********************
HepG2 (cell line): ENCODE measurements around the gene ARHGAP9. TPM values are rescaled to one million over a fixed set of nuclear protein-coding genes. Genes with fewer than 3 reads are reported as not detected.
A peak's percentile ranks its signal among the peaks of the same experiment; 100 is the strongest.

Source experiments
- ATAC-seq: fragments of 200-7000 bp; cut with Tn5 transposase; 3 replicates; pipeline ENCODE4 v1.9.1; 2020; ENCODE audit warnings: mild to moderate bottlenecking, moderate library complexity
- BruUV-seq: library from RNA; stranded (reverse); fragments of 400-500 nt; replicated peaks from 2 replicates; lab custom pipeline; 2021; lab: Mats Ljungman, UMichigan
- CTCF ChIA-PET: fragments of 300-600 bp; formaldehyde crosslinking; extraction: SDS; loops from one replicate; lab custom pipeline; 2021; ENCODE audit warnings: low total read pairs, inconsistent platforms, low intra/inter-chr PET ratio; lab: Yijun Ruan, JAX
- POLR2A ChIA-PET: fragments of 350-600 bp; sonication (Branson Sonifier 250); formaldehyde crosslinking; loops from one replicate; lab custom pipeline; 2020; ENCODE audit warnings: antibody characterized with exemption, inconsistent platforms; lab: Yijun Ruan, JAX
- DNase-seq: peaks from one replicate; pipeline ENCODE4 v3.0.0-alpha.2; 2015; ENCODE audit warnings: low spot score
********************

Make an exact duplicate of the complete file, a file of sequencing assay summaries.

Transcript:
HepG2 (cell line): ENCODE measurements around the gene ARHGAP9. TPM values are rescaled to one million over a fixed set of nuclear protein-coding genes. Genes with fewer than 3 reads are reported as not detected.
A peak's percentile ranks its signal among the peaks of the same experiment; 100 is the strongest.

Source experiments
- ATAC-seq: fragments of 200-7000 bp; cut with Tn5 transposase; 3 replicates; pipeline ENCODE4 v1.9.1; 2020; ENCODE audit warnings: mild to moderate bottlenecking, moderate library complexity
- BruUV-seq: library from RNA; stranded (reverse); fragments of 400-500 nt; replicated peaks from 2 replicates; lab custom pipeline; 2021; lab: Mats Ljungman, UMichigan
- CTCF ChIA-PET: fragments of 300-600 bp; formaldehyde crosslinking; extraction: SDS; loops from one replicate; lab custom pipeline; 2021; ENCODE audit warnings: low total read pairs, inconsistent platforms, low intra/inter-chr PET ratio; lab: Yijun Ruan, JAX
- POLR2A ChIA-PET: fragments of 350-600 bp; sonication (Branson Sonifier 250); formaldehyde crosslinking; loops from one replicate; lab custom pipeline; 2020; ENCODE audit warnings: antibody characterized with exemption, inconsistent platforms; lab: Yijun Ruan, JAX
- DNase-seq: peaks from one replicate; pipeline ENCODE4 v3.0.0-alpha.2; 2015; ENCODE audit warnings: low spot score